ABC News' Huma Khan reports: The day he’s set to announce his presidential ambitions, Mitt Romney is coming under attack by a Tea Party group that says the former Massachusetts governor isn’t conservative enough to represent conservatives.
The Western Representation PAC, a Nevada-based group led by the infamous former Alaska Senate candidate and Tea Party darling Joe Miller, launched its “Stop Romney” campaign today, designed to prevent Romney from becoming the GOP candidate.
“In a matchup against Obama, Tea Party voters are looking for a consistent constitutional conservative," Miller said in a statement. "We will never get behind Mitt Romney. On issues like gun rights, gay rights, abortion, immigration, and health care, Romney has flipped more than John Kerry flopped.”
A spokesman for the group said it's too early to say how much money it will spend on the campaign, but the PAC will focus its efforts in New Hampshire, where Romney is making his announcement today.
"If we can stop Romney from winning New Hampshire, we can stop him from winning the nomination," Executive Director Bryan Shroyer told ABC News.
As part of the campaign, the PAC will mobilize its grassroots efforts and air broadcast ads. The group hasn’t officially supported any candidate in the Republican lineup so far, but says it’s targeting Romney because it doesn’t believe he can win a race against President Obama.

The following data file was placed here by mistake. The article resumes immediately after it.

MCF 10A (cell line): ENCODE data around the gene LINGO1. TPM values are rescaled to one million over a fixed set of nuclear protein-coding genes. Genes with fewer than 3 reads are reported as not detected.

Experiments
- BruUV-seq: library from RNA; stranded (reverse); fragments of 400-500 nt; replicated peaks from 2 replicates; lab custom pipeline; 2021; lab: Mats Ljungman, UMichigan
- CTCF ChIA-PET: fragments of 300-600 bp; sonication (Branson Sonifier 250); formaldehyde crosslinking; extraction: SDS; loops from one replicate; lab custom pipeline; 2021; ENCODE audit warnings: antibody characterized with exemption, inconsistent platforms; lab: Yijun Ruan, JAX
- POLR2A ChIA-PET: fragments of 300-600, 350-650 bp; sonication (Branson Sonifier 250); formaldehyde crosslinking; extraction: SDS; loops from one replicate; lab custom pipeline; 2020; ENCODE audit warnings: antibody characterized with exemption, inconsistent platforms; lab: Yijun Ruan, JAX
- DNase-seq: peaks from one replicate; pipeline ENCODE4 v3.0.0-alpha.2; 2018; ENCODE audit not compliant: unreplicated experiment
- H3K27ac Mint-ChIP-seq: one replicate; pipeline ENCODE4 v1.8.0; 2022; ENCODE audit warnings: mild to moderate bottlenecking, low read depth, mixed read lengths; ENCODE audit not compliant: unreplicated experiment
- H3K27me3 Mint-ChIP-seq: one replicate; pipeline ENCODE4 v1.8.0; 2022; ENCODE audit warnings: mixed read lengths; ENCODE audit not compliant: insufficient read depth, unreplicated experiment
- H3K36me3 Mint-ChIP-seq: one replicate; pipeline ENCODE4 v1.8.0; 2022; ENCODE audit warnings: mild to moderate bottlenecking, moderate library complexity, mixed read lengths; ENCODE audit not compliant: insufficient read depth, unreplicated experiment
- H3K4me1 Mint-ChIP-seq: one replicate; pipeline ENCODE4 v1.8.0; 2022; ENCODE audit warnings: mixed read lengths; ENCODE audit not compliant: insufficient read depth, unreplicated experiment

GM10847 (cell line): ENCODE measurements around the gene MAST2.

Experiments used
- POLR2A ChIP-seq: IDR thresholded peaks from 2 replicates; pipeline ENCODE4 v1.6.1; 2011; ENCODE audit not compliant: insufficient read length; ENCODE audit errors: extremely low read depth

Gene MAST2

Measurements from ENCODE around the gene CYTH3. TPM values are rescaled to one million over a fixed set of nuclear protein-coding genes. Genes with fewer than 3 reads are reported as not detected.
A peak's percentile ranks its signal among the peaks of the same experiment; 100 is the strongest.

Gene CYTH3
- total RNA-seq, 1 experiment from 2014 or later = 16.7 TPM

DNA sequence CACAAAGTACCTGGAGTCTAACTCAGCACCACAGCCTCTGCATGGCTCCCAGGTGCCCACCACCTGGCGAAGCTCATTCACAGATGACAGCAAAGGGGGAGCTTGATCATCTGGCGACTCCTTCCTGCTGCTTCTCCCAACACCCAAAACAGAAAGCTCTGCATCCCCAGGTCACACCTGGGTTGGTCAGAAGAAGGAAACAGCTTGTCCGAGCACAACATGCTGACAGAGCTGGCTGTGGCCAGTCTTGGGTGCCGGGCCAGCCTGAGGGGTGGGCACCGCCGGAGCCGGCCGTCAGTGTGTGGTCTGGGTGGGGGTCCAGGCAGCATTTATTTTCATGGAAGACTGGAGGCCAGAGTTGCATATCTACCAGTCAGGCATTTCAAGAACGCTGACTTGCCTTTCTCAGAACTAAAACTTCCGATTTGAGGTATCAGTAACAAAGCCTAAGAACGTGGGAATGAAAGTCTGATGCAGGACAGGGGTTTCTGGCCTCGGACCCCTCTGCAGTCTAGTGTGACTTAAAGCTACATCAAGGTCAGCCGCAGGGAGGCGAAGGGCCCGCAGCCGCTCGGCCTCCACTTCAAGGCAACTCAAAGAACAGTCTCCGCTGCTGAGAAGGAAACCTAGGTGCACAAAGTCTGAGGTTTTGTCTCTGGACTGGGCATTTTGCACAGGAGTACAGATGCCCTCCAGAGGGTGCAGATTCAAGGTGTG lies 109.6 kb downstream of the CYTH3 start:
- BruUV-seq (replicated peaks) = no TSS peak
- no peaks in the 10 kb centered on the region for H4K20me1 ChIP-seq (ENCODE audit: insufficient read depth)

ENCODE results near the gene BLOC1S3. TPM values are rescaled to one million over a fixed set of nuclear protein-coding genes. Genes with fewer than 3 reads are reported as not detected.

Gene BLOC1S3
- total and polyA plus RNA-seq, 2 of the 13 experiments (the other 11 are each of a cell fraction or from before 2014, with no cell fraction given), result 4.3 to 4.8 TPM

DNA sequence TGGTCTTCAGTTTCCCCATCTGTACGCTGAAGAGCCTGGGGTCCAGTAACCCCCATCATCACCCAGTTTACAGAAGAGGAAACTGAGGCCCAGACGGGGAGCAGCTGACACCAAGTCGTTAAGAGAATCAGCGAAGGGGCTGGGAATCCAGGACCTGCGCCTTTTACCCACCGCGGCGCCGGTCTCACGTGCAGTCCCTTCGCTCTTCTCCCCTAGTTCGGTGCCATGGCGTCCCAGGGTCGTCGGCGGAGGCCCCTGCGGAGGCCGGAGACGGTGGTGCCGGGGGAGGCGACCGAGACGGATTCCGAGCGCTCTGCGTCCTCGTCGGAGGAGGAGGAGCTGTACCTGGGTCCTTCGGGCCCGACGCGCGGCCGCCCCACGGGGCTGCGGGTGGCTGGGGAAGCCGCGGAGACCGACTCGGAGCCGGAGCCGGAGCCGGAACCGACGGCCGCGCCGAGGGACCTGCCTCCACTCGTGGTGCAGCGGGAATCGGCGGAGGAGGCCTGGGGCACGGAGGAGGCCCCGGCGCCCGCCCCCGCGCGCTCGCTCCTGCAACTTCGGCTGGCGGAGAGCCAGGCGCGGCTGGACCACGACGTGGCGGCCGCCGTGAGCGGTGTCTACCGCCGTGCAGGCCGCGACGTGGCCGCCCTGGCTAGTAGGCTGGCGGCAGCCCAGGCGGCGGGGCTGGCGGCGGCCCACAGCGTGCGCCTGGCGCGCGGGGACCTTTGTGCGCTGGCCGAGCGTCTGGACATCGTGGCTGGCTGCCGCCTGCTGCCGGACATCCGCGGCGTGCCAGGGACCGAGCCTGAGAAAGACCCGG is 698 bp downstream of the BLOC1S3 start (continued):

“We just know that if Mitt Romney wins the nomination, we’ll be looking at a repeat of Bob Dole’s feckless 1996 campaign and a landslide defeat,” Shroyer said.
Western Representation PAC, which raised about $410,000 in the 2010 election cycle, isn’t the first Tea Party group to attack Romney.
According to recent reports, FreedomWorks, an influential umbrella organization for Tea Party groups, is also going after the GOP contender.
“Romney has a record and we don’t really like it that much,” Adam Brandon, the group’s communications director told the Huffington Post last week.
Tea Party groups are concerned about Romney’s ability to generate the kind of grassroots enthusiasm from conservative groups that helped bring Republicans to power in the House last year. His backing of the Massachusetts health care plan — on which the Affordable Care Act was modeled — and provisions in the plan that some say help abortion groups, has become a thorny issue for many.
Another Tea Party darling, Sarah Palin, also said today that Romney will face a “challenge” in garnering Tea Party support.
"Tea Party activists are pretty strident in a good way in making sure that the candidate that many of these Tea Party candidates will support has the record of living out the principles the Tea Party tends to embrace, which of course is a smaller, smarter government,” Palin told reporters in Boston. “I think that he'll have maybe a bit more of a challenge with the independents who make up the Tea Party movement."
When asked about the Tea Party’s influence last year, Romney warned the group not to form a third party that would divide Republicans.
“If we go in the direction of dividing our conservative effort in the general elections, why we’ll just basically turn the country over to Barack Obama, Nancy Pelosi, and Harry Reid and that would be very sad indeed,” Romney said in an interview last March. "Divide and fail is the result.”
ABC News’ Sheila Marikar contributed to this report.